Four Key Takeaways From Karnataka HC's Ruling Upholding The Hijab Ban

In a well reasoned judgement, the Karnataka High Court amply clarifies that wearing hijab is not the essence of Muslim religion.

The Karnataka High Court on Tuesday upheld the government order facilitating the enforcement of the proscription of the hijab (headscarf) while prescribing the uniform for students who profess the Islamic faith.

While, the Judgement has given rise to myriad perspectives and interpretations, here is a simple analysis of the 129 well reasoned Judgement. 

Quran does not mandate wearing of Hijab

The petitioners primarily contended that the Quran injuncts Muslim women to wear hijab whilst in public gaze. However, the court was of the view that wearing hijab was recommended as a measure of social security for women and to facilitate their safe access to public domain. 

"The Quran shows concern for the cases of ‘molestation of innocent women’ and therefore, it recommended wearing of this and other apparel as a measure of social security", it said.

Wearing Hijab not the essence of Muslim religion

In determining the essentiality of a religious practice, it is crucial to consider whether the practice is prescribed to be of an obligatory nature within that religion. If a practice is optional, it has been held that it cannot be said to be ‘essential’ to a religion. A practice claimed to be essential must be such that the nature of the religion would be altered in the absence of that practice.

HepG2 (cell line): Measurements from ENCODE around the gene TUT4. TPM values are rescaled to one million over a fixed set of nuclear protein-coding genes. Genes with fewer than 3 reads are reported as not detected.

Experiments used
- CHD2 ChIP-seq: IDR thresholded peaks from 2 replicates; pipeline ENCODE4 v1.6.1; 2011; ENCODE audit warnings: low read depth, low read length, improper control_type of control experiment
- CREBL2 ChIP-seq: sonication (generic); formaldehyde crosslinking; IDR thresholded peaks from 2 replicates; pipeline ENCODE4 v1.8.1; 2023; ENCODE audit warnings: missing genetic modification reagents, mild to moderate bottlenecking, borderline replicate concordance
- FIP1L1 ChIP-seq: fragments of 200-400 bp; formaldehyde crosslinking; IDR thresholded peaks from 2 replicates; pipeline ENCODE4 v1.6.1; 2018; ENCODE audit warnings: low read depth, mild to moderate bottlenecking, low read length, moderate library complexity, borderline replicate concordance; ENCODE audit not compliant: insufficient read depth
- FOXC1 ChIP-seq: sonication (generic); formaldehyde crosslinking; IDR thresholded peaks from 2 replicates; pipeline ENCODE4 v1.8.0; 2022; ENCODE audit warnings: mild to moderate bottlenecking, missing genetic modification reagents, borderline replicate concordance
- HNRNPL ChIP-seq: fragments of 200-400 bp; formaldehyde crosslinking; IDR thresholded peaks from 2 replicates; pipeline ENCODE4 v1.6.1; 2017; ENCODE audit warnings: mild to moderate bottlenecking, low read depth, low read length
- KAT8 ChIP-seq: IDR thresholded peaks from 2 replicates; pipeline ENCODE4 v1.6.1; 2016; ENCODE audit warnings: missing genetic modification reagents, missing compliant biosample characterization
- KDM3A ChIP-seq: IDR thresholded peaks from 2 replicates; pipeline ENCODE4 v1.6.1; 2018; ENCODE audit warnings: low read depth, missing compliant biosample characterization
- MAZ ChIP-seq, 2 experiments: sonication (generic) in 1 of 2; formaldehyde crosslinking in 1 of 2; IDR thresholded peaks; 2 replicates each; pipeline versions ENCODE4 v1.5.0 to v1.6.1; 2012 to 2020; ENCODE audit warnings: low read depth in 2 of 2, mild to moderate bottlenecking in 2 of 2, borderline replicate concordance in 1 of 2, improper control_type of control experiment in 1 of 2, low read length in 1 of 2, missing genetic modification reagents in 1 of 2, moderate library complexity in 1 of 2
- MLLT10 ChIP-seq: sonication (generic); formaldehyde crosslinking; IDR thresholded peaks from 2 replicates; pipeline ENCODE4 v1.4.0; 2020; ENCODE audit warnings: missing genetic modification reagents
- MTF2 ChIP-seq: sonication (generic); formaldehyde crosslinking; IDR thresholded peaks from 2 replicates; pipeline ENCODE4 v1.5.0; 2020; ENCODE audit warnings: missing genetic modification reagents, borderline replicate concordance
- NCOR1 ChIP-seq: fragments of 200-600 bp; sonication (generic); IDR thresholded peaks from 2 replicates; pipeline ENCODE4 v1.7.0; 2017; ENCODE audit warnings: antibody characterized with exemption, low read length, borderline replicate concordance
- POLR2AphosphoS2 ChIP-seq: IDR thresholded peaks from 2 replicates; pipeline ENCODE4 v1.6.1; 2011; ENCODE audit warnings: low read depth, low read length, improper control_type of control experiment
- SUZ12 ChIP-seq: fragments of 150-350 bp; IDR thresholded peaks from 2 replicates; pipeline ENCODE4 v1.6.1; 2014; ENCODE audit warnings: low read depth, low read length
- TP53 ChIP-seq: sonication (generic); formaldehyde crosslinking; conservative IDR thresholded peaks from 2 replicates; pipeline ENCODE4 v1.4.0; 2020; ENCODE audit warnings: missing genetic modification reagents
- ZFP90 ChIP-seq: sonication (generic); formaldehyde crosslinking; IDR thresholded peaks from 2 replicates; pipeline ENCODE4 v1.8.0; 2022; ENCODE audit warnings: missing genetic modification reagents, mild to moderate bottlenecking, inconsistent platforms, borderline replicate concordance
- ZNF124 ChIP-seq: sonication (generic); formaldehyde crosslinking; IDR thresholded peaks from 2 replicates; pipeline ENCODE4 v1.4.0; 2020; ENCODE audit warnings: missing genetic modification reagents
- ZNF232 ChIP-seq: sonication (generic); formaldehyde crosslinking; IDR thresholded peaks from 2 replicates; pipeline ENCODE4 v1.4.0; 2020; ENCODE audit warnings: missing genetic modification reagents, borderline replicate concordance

The essence of Muslim religion or Islam cannot be said to have been interfered with by directing petitioner not to wear head-scarf in the school,”  the court said.

In its judgement, the Karnataka High Court has said that the Petitioners have miserably failed to meet the threshold requirement of pleadings and proof as to wearing hijab is an inviolable religious practice in Islam and much less a part of ‘essential religious practice.’

"There is absolutely no material placed on record to prima facie show that wearing of hijab is a part of an essential religious practice in Islam.

Ground of conscience is perfunctory

During the hearing, some of the petitioners argued that regardless of right to religion, the girl students have the freedom of conscience guaranteed under Article 25 itself and that they have been wearing hijab as a matter of conscience and therefore, interdicting this overt act is offensive to their conscience and thus, is violative of their fundamental right.

The High Court of Karnataka in its verdict on Tuesday dealt with facet of conscience calling it subjective. 

"Whether the petitioners had the conscience of the kind and how they developed it are not averred in the petition with material particulars," the Bench led by by Justice Awasthi said.

"Pleadings at least for urging the ground of conscience are perfunctory, to say the least", HC said earlier today, it added.

Unseen hands at work to create social disharmony

The way, hijab imbroglio unfolded gives scope for the argument that some ‘unseen hands’ are at work to create social unrest. 

The timing of the uproar during the elections and with the ongoing political brick batting around an issue concerning an individual choice suggests that vested interests are at play.

We are dismayed as to how all of a sudden that too in the middle of the academic term the issue of hijab is generated and blown out of proportion by the powers that be, the court said.

While the Karnataka High Court amply clarifies that wearing hijab is not the essence of Muslim religion, it remains to be seen if the Supreme Court will take an alternate view on the issue. 

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